The casting really helps cement the chemistry, Chris Evans, Robert Downey Jr, Chris Hemsworth, Scarlett Johanson and Jeremy Renner make what could be a terribly cheesy exercise (okay there’s still a bit of cheese, but it’s palatable) believable, and Mark Ruffalo is a good choice for Bruce Banner. After 2 failed films, they finally give the Hulk his time to shine and he steals the show. Whether fighting his teammates, or the alien hordes, they let him rip in all his glory in a very satisfying way. “Hulk Smash” indeed.
On the minus side, the biggest fault with the Avengers lies with the villain; Loki, for my money, has never been a threatening force (no blame on Tom Middleton, he gives a fine performance with what he’s given) either cinematically or in the comics. I’d prefer to see a arch-nemesis like Ultron, or the villain they have lined up for part 2 (he’s in the 1st of 2 hidden scenes after the credits, I’m not telling). And the alien army, while interesting to look at, don’t have much personality. How they aligned and formed their battle strategy seemed a little hokey to me.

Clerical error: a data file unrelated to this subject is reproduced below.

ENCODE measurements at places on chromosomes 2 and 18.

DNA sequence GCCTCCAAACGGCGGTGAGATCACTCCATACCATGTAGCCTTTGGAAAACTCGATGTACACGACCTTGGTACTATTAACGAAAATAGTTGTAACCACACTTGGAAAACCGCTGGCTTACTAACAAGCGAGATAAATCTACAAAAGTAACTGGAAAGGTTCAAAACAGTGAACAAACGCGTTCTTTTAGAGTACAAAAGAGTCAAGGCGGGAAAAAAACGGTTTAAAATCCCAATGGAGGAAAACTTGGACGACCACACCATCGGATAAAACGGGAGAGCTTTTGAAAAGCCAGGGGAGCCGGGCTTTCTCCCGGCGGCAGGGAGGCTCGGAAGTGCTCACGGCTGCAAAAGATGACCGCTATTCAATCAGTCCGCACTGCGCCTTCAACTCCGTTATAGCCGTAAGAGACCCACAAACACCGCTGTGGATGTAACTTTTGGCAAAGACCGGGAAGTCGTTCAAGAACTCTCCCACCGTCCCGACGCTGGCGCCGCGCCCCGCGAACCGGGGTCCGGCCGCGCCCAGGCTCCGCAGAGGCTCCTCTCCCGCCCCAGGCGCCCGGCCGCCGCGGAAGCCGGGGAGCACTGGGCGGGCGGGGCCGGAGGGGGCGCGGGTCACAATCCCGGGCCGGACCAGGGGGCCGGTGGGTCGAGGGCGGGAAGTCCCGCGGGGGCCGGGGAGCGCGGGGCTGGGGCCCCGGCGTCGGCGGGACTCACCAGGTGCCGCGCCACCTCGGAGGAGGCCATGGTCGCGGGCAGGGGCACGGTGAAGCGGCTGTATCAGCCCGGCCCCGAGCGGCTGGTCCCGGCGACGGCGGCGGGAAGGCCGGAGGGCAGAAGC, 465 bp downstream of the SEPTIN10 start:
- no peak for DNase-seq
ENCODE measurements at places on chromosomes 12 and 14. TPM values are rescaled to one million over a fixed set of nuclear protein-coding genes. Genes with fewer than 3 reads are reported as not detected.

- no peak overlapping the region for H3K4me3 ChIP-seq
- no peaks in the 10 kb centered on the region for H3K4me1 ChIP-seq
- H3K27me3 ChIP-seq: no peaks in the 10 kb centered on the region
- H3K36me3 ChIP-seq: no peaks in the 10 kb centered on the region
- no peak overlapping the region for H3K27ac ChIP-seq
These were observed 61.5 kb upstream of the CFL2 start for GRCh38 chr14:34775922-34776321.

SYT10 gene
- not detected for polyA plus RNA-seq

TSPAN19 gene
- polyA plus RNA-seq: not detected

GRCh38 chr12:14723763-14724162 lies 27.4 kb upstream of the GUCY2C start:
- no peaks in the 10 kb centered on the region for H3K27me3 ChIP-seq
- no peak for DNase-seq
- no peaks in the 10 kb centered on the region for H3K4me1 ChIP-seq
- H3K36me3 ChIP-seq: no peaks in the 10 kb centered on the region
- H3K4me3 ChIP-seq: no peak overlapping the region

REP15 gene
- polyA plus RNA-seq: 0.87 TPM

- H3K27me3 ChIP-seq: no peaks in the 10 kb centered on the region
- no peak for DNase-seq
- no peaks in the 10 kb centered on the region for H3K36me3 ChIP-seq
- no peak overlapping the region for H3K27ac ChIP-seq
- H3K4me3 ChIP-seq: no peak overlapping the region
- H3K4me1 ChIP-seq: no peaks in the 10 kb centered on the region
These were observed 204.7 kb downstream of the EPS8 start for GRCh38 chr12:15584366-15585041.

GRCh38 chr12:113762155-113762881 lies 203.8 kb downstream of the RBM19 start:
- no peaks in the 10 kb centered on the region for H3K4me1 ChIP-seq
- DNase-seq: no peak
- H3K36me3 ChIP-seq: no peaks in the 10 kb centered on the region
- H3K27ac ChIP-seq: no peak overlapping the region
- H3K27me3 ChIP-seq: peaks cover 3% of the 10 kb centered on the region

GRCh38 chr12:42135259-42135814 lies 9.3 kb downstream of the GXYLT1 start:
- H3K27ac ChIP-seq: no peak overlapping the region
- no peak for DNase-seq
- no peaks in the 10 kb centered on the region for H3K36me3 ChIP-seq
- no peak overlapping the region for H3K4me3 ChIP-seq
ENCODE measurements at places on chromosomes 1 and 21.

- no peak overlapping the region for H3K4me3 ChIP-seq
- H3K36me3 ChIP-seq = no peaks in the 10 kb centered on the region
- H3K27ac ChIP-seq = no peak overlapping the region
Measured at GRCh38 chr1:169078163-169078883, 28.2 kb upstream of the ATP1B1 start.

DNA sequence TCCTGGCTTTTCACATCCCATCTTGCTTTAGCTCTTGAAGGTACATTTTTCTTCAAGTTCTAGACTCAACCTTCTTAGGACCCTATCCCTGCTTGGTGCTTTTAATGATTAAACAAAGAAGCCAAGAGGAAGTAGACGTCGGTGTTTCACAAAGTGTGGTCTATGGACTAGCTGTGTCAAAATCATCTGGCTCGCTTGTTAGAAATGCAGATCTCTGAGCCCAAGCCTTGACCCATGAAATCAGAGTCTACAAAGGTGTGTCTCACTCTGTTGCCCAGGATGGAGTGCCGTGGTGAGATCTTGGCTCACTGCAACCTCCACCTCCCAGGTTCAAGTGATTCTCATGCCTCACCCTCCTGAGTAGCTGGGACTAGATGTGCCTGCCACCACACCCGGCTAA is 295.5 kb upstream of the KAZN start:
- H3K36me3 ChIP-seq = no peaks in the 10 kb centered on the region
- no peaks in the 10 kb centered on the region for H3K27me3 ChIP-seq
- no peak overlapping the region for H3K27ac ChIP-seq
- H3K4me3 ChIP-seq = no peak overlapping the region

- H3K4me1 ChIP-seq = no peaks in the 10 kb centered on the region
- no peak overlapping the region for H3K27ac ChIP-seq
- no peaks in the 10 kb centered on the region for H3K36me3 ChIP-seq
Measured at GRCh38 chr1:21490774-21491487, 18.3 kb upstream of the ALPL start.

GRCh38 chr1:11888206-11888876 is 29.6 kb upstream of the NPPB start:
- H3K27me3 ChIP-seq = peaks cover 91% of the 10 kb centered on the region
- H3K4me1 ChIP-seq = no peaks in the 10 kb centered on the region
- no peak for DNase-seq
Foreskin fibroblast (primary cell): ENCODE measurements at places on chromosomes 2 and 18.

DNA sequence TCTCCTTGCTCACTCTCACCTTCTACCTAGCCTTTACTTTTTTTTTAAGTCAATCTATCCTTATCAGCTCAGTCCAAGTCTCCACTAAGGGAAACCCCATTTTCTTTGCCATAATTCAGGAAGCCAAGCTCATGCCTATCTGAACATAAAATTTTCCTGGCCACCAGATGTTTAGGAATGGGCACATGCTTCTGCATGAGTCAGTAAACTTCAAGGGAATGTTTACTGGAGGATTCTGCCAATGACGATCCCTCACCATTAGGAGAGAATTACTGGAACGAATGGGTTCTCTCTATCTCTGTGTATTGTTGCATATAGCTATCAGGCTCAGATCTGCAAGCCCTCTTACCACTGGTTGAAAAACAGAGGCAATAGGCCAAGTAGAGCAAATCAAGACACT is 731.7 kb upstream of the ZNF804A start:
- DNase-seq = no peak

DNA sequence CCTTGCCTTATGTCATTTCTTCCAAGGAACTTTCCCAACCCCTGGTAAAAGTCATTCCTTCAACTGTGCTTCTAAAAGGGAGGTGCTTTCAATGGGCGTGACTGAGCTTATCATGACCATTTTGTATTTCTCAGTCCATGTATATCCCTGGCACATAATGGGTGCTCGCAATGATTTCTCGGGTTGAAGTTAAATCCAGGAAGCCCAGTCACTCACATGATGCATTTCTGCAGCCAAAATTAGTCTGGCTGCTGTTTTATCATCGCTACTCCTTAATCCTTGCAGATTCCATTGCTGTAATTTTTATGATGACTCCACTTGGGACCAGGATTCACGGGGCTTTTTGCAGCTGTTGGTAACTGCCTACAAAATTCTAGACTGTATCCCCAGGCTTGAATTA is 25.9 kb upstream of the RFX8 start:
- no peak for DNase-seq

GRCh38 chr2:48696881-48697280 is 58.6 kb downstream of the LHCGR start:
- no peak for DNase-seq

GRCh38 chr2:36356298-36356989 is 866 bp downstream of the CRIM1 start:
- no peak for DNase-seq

I also want to put my foot down on a conceit used in so many super-hero films that makes me cringe every time, and that’s any scene of the huddled masses either recoiling in fear from super-villains or gushing over their super-hero saviors. I can’t pinpoint why, but it’s off-putting and The Avengers has a bit too much of it. (Although “Spider-Man” remains the worst offender; remember “When you mess with Spidey you mess with New York!”? Blechh). And when Loki commands humankind to kneel, it seems a little General Zod-lite for my tastes.